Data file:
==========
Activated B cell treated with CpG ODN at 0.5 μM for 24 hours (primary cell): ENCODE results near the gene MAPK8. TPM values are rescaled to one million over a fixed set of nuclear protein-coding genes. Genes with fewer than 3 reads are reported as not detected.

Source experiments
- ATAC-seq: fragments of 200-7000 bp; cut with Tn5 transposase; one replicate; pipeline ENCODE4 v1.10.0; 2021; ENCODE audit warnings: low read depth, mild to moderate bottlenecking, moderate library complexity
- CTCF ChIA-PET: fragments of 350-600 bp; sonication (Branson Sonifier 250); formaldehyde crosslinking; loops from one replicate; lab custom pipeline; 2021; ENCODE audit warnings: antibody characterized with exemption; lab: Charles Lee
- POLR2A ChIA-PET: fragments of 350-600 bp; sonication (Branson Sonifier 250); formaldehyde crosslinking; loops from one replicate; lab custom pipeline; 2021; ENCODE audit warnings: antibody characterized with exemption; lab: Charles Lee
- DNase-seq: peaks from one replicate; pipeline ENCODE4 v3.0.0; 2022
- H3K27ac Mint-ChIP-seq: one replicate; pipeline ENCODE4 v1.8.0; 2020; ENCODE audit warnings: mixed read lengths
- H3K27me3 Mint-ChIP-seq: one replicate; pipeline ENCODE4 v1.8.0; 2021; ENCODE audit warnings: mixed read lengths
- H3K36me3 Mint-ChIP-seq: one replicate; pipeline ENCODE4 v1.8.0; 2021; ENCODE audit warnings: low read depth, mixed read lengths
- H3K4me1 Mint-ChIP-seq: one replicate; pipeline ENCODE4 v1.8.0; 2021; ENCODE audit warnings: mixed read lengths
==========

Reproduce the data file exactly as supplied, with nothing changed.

Activated B cell treated with CpG ODN at 0.5 μM for 24 hours (primary cell): ENCODE results near the gene MAPK8. TPM values are rescaled to one million over a fixed set of nuclear protein-coding genes. Genes with fewer than 3 reads are reported as not detected.

Source experiments
- ATAC-seq: fragments of 200-7000 bp; cut with Tn5 transposase; one replicate; pipeline ENCODE4 v1.10.0; 2021; ENCODE audit warnings: low read depth, mild to moderate bottlenecking, moderate library complexity
- CTCF ChIA-PET: fragments of 350-600 bp; sonication (Branson Sonifier 250); formaldehyde crosslinking; loops from one replicate; lab custom pipeline; 2021; ENCODE audit warnings: antibody characterized with exemption; lab: Charles Lee
- POLR2A ChIA-PET: fragments of 350-600 bp; sonication (Branson Sonifier 250); formaldehyde crosslinking; loops from one replicate; lab custom pipeline; 2021; ENCODE audit warnings: antibody characterized with exemption; lab: Charles Lee
- DNase-seq: peaks from one replicate; pipeline ENCODE4 v3.0.0; 2022
- H3K27ac Mint-ChIP-seq: one replicate; pipeline ENCODE4 v1.8.0; 2020; ENCODE audit warnings: mixed read lengths
- H3K27me3 Mint-ChIP-seq: one replicate; pipeline ENCODE4 v1.8.0; 2021; ENCODE audit warnings: mixed read lengths
- H3K36me3 Mint-ChIP-seq: one replicate; pipeline ENCODE4 v1.8.0; 2021; ENCODE audit warnings: low read depth, mixed read lengths
- H3K4me1 Mint-ChIP-seq: one replicate; pipeline ENCODE4 v1.8.0; 2021; ENCODE audit warnings: mixed read lengths